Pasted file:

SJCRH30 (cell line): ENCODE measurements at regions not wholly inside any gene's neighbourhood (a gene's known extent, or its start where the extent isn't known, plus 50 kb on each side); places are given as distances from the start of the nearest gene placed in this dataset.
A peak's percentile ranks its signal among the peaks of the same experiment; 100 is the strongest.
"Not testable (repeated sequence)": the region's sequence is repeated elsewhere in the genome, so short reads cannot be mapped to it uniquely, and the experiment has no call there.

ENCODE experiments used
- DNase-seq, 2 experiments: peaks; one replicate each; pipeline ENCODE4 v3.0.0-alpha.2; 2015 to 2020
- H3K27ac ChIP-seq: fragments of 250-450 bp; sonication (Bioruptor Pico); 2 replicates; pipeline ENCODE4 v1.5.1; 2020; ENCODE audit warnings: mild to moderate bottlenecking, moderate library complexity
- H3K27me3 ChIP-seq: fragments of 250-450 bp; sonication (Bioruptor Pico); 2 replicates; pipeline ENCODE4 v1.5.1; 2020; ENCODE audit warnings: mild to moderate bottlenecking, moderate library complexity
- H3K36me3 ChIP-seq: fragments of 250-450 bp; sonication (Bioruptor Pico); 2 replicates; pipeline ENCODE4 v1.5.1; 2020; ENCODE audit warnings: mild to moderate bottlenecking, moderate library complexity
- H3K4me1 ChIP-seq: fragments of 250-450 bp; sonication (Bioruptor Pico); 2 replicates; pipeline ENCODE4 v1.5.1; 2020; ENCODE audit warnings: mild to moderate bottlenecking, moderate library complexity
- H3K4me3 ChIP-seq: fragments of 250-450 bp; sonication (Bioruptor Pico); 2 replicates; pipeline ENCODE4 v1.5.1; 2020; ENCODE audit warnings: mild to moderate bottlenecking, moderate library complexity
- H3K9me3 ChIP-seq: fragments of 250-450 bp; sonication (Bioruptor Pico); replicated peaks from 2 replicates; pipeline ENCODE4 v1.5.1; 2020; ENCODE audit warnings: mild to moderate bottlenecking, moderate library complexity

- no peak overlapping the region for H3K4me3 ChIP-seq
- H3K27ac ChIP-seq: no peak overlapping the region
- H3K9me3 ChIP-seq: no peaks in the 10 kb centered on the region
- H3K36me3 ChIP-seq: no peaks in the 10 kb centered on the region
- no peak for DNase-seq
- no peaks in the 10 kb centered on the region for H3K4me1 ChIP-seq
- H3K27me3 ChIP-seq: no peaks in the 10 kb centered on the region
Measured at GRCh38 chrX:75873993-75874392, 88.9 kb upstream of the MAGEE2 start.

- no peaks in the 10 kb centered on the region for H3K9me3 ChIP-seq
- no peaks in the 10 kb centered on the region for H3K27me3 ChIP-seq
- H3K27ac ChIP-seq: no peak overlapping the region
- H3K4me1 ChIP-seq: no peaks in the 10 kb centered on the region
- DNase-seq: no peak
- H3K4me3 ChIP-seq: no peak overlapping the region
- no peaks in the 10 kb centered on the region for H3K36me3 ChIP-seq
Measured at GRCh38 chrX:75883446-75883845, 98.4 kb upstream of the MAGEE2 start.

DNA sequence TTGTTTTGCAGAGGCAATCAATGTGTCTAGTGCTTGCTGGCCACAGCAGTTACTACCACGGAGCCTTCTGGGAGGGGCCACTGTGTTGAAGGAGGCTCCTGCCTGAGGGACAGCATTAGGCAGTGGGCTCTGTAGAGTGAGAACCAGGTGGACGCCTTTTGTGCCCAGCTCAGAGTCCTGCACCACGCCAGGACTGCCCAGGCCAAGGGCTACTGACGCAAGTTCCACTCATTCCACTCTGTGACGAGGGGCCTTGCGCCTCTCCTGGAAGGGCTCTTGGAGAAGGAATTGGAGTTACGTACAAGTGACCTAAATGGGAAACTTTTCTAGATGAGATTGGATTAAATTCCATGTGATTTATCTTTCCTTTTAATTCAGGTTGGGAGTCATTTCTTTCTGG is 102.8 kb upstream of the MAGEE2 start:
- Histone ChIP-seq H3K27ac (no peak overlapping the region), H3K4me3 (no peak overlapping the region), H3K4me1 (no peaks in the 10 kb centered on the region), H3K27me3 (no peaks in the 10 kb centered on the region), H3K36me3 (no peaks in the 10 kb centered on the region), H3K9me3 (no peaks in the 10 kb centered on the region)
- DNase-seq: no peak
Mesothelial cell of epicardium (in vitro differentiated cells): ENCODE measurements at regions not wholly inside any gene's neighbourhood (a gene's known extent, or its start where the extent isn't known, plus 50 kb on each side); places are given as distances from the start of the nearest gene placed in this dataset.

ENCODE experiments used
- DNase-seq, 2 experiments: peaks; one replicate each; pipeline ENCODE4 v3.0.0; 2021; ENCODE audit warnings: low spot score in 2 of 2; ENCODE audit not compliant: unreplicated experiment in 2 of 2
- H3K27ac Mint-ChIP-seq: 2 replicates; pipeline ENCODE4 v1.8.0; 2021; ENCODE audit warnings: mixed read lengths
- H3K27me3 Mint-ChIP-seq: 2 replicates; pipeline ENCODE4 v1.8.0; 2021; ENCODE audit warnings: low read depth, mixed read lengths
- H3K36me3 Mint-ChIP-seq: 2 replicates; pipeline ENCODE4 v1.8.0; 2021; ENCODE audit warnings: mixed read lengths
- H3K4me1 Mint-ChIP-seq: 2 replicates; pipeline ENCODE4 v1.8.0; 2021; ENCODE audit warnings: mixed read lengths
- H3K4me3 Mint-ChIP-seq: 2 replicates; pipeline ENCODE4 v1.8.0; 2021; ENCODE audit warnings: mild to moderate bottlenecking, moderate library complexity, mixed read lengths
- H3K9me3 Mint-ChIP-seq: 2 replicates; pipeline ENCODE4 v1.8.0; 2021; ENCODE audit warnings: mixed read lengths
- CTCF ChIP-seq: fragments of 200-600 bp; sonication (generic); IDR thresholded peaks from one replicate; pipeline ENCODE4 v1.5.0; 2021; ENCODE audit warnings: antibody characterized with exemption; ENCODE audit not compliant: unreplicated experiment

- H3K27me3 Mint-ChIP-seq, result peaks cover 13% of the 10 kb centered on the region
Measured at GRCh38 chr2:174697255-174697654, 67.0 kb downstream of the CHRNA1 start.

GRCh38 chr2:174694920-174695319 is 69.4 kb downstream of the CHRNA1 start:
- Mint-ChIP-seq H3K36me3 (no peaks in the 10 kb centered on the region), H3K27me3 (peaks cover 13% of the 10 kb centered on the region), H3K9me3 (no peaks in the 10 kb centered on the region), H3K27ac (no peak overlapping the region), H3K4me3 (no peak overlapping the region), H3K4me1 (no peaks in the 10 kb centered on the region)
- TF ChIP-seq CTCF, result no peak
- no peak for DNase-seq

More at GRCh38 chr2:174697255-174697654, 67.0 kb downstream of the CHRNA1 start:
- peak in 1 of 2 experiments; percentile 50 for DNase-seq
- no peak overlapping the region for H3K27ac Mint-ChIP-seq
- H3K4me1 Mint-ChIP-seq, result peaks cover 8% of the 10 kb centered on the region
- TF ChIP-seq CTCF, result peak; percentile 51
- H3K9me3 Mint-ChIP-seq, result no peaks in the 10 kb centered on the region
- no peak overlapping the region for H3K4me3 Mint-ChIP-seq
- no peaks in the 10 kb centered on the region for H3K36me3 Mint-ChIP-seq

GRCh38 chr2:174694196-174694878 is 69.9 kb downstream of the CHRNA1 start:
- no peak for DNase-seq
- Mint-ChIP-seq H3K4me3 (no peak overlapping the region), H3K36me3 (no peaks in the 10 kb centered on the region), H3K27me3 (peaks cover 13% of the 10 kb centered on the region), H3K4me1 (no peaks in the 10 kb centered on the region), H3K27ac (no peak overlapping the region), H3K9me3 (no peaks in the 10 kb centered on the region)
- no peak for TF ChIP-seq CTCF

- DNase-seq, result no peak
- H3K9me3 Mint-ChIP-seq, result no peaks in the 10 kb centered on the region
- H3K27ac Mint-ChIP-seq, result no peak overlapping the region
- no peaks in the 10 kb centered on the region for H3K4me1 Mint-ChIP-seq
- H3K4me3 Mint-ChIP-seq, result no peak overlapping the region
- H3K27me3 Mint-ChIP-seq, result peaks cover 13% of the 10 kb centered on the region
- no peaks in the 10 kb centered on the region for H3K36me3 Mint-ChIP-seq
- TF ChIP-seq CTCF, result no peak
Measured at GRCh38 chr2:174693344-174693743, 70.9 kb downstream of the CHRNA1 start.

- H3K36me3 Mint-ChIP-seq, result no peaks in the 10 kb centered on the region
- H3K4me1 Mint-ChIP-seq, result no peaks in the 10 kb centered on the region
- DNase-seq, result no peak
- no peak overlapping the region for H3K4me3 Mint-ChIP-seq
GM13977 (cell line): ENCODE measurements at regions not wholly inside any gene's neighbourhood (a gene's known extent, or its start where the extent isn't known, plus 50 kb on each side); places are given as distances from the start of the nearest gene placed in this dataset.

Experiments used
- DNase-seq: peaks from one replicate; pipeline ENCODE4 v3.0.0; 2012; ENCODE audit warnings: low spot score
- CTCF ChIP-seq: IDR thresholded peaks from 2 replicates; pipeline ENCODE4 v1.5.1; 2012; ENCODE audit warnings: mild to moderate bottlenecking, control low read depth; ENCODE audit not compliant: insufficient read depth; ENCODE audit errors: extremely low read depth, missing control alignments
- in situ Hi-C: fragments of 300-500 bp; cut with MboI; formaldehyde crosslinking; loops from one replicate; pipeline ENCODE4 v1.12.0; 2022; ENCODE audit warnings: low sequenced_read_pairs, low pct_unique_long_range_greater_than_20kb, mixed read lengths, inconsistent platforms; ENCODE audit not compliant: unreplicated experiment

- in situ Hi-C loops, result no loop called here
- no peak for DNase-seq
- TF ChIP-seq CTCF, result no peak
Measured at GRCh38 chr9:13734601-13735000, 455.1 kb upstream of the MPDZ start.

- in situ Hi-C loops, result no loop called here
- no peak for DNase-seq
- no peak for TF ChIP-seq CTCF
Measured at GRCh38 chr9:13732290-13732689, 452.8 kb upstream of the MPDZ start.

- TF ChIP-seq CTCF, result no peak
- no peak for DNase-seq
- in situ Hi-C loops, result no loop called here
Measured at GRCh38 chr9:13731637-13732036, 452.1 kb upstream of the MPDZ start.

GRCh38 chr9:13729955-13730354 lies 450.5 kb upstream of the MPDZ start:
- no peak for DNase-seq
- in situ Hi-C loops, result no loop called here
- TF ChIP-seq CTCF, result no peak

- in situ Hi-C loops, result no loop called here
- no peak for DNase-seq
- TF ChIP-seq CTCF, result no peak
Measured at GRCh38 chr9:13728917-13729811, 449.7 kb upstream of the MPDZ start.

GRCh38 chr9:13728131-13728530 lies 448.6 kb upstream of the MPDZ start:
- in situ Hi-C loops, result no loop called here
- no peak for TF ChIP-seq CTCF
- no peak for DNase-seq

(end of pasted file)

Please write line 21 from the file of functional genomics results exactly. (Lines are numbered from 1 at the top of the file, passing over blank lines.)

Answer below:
- no peaks in the 10 kb centered on the region for H3K27me3 ChIP-seq